an chronicle of my adventures in Ifrane, Morocco and travels within the surrounding area

Monday, September 6, 2010


So finally, after having been here almost two weeks, I finally took a trip into REAL Morocco (Ifrane and the University, while nice, are more like an American enclave than anything else). Fez, just an hour's car ride away, is one of the oldest cities in the world, and a veritable paradise. Our taxi ride there was an adventure in and of itself, with lots of lovely Moroccan countryside to enjoy.

Along the roads between Ifrane and Fez there is an area where there are jugs sitting on tables intermittently. Confused, we asked our taxi driver what they were. He proceeded to pull over and call over a man from the side of the road who offered Alyssa, in the front seat, a large jar of what we later discovered to be honey, but initially thought was gasoline. After she was instructed to drink, we realized that it wasn't gasoline, but had a bit of trouble explaining that she didn't want to buy the cheese-ball container sized jar of honey. I can't imagine making the rest of that ride with honey-mouth! Our ride was full of lovely views and funny surprises.

Immediately upon arriving in the medina (old city- composed of a series of long winding alleys and walkways between buildings creating a maze of a market that often requires paying children to exit), it felt as though we had entered a completely different place than the one we've been living in. This is clearly Morocco, as evidenced by the people and the scenery.

Luckily, one of Alyssa's friends has lived in Fez his entire life and served as our tour guide (and a very good one at that) showing us lots of secret treasures of the city. Our first stop was a tiny hidden courtyard where a group of weavers work on looms weaving scarves, tapestries, and other such textiles. They all spoke English and explained to us the weaving and dying process

and then befitted each of us in a traditional scarf style. I am sporting the nomadic style, Alyssa (in the teal) the desert style, and Bibi the bedouin. We also got some great deals on the scarves we decided to purchase.

Afterwards, we continued to wander through the maze of alleys and shops, persistently buffeted by people, cars, and pack mules alike. It was at first a little disconcerting to have heads turn so frequently when I passed, but after someone told me "you look funny" it all became jovial. This is the price I pay for these luscious locks, I guess.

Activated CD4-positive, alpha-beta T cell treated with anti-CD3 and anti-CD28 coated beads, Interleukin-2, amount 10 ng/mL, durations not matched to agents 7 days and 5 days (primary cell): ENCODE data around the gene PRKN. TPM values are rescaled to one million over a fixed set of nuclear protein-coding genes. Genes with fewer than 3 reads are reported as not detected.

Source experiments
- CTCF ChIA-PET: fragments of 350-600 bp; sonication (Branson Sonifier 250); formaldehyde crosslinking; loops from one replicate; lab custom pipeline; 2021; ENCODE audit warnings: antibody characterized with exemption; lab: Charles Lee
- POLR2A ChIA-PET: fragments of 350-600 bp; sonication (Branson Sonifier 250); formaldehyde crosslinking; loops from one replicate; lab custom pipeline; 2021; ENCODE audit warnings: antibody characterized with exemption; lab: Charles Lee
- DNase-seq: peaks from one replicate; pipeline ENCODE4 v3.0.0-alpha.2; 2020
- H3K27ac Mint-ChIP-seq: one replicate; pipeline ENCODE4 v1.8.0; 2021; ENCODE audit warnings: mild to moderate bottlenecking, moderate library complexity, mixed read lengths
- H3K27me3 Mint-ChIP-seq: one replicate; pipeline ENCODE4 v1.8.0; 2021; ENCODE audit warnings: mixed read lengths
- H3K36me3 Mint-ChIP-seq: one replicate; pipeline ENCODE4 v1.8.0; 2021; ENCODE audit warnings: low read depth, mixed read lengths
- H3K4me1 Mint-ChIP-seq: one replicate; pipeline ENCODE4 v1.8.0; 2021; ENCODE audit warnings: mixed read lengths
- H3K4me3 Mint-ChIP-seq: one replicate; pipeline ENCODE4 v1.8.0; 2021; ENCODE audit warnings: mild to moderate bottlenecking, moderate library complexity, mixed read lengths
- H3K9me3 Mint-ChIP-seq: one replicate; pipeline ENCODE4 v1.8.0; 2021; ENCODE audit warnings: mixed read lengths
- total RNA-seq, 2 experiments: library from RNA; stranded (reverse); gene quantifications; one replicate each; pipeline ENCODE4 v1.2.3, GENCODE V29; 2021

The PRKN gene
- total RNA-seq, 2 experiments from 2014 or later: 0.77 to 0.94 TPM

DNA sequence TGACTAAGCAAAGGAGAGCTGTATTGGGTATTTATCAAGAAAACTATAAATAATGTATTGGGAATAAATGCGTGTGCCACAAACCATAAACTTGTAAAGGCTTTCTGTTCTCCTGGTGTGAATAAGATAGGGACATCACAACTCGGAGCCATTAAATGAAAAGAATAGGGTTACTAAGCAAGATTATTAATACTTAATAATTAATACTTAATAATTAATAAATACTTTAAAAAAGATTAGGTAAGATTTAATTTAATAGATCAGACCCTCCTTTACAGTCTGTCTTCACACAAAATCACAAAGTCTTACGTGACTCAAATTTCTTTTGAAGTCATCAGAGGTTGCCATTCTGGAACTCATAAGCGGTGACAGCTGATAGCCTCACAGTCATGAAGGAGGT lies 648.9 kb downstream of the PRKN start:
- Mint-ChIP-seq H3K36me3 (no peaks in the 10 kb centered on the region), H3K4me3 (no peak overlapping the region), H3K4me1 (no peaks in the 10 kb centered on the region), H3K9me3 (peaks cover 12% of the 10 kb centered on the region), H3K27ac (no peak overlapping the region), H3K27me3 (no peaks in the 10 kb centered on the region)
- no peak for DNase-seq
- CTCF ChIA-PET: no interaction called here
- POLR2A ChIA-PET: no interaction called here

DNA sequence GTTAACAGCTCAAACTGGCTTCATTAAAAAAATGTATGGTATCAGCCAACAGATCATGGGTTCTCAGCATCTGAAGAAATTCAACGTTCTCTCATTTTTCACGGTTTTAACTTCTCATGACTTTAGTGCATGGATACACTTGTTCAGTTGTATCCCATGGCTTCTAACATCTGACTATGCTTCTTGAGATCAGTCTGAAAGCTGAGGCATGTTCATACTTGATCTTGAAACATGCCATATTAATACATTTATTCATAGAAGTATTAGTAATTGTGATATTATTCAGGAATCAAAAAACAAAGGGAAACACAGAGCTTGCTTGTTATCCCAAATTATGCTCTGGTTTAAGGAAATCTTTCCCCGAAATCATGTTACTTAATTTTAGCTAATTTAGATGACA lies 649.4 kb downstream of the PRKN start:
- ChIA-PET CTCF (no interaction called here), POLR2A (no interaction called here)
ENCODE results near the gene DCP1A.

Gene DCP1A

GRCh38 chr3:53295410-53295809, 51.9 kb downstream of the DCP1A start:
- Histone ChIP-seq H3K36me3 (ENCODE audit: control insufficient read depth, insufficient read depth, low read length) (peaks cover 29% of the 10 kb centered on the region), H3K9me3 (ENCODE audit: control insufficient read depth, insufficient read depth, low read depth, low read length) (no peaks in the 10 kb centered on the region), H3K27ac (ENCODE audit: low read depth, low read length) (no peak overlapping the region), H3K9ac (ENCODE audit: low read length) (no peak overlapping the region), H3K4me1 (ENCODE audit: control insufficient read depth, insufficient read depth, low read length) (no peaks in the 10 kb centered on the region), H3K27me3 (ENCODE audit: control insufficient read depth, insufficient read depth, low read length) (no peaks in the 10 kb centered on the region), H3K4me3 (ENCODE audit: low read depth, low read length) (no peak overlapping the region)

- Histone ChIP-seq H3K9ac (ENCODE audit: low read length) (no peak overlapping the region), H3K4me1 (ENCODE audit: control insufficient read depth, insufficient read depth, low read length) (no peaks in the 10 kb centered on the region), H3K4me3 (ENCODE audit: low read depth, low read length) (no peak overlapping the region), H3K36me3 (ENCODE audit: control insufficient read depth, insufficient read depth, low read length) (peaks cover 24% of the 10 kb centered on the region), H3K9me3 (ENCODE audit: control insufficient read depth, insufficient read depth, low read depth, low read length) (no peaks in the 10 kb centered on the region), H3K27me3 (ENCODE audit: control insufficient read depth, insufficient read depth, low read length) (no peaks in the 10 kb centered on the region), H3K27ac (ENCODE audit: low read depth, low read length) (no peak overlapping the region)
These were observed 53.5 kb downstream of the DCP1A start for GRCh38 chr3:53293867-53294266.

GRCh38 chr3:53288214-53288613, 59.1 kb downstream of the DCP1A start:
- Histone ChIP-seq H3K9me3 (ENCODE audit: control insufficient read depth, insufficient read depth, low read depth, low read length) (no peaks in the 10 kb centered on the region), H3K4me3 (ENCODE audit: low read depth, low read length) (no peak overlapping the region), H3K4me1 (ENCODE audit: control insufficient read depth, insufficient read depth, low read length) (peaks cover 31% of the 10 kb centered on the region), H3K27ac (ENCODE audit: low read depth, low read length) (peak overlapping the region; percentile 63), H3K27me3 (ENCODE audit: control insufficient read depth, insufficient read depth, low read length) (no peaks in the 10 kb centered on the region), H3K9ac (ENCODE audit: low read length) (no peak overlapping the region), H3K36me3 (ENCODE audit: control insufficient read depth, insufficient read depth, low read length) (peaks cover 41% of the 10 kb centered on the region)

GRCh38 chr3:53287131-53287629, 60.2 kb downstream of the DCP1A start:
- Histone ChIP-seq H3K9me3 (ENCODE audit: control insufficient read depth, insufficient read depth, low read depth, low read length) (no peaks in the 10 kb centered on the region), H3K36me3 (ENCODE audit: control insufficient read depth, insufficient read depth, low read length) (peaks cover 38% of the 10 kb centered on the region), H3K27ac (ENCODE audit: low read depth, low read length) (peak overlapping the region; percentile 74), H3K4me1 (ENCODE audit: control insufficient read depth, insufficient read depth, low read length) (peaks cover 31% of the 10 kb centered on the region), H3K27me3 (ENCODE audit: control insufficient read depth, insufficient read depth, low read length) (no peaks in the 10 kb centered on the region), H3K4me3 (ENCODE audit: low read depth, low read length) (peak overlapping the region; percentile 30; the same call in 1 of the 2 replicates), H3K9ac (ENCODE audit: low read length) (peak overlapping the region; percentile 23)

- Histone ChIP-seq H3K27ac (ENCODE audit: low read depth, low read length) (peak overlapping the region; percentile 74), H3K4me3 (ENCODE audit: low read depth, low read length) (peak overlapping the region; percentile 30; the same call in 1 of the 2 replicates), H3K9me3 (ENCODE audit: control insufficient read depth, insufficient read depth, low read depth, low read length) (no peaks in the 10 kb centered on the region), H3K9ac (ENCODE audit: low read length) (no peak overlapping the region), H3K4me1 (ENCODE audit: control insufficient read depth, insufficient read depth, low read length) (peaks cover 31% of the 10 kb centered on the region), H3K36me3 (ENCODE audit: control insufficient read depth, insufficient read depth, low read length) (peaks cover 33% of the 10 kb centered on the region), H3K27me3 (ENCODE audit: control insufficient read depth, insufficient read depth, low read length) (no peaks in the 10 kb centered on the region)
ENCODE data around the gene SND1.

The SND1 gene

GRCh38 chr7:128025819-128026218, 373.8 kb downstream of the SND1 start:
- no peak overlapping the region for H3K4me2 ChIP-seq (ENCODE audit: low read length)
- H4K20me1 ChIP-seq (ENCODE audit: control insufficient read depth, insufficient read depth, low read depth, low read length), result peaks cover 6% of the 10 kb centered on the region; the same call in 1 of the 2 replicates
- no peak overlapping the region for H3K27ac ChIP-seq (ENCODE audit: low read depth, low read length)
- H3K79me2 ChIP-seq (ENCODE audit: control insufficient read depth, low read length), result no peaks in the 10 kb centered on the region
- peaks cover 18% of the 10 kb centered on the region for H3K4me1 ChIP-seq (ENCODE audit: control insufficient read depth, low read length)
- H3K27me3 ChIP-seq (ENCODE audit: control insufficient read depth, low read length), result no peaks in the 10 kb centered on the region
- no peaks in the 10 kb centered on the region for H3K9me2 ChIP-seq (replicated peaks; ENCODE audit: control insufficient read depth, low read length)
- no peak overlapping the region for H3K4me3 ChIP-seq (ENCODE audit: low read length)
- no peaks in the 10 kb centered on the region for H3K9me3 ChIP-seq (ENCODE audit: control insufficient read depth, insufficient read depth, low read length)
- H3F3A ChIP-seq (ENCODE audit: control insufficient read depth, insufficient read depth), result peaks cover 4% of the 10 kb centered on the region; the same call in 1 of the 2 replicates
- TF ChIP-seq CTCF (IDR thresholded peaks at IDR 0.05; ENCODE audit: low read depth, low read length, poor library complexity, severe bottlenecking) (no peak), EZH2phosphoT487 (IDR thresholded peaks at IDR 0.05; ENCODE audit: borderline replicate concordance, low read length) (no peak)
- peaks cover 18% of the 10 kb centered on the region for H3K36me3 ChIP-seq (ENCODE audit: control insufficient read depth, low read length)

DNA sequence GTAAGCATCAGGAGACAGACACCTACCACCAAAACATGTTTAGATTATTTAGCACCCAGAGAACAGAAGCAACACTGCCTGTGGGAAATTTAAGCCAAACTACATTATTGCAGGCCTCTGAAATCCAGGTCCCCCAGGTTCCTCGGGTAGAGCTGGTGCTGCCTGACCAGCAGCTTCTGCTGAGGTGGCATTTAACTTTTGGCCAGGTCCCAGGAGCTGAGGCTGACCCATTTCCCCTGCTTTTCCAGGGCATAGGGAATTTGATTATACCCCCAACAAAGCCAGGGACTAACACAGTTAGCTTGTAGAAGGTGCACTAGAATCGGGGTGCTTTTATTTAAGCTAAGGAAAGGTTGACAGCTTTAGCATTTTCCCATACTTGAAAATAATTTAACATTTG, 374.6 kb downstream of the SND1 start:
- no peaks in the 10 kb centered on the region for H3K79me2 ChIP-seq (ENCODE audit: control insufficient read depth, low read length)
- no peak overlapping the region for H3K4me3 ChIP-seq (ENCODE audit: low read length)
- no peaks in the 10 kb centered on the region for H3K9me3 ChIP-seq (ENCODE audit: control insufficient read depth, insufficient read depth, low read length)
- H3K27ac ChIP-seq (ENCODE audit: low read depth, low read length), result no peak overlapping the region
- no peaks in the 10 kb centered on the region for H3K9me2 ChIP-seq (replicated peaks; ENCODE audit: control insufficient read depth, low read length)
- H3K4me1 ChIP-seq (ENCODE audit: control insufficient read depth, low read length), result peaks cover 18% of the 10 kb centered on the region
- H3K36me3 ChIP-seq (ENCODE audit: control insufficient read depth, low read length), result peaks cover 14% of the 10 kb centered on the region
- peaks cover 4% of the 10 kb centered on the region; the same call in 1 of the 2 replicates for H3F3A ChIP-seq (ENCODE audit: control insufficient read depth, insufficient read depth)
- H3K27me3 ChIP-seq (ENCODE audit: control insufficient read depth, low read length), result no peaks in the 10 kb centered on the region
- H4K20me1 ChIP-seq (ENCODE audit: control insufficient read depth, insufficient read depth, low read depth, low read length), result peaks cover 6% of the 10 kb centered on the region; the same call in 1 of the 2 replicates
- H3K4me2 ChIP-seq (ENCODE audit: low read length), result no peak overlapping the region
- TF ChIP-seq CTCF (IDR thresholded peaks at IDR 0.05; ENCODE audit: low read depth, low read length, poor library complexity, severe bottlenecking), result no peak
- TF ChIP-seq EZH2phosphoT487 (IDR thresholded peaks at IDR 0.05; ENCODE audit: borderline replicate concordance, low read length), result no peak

The variety of things you could purchase there was really the most amazing to me. I expected things like fruits, vegetables and handicrafts

but you could also get everything from hair dye to a cell phone to some new Pumas in the same (relative) place. Some of the other things available which I did not photograph were meats, including but not limited to the heads of cows, sheep, and goats, all of which were displayed prominently (the eyes follow you). I also was lucky enough to witness a chicken being plucked and another beheaded. Some of the smells of the medina will stick with me for a long time, and not all of them were great.

We wandered for a while more before coming to one of our last stops, the tannery (where leather is dried and dyed to make leather goods). After climbing up a flight or two of stairs in a store, we ended up on a rooftop where the pelts were drying

and the gorgeous view overshadowed the wretched scent of drying flesh (I accidentally stepped on one... GROSS!).

We could not only see down to where the pelts are washed and dried,

but also had a nice view of the rest of the city.

After winding our way out of the medina (part of me thought we would be there forever), our guide Abdu took us to one last spot- the greatest lookout point in all of Fez. The sun was just beginning to set, and it couldn't have been more lovely.

After taking in the view, Abdu invited us to his home for F'Tour with his family. Most of the traditional Ramadan foods were served, including chebakiya (a desert of deep fried sesame dough covered in honey and sesame seeds), eggs, harira (a vegetable soup that can be made many different ways), and bread, amongst other things the names of which I cannot recall. All was delicious, and were followed by some mint tea and a warm nap on the wall to wall couches (for lack of a better term) in the traditional Moroccan salon. It was the perfect end to the long day of walking.

I will leave you with this image- my favorite from the many I captured in my delightful day exploring one of the oldest cities in the world.

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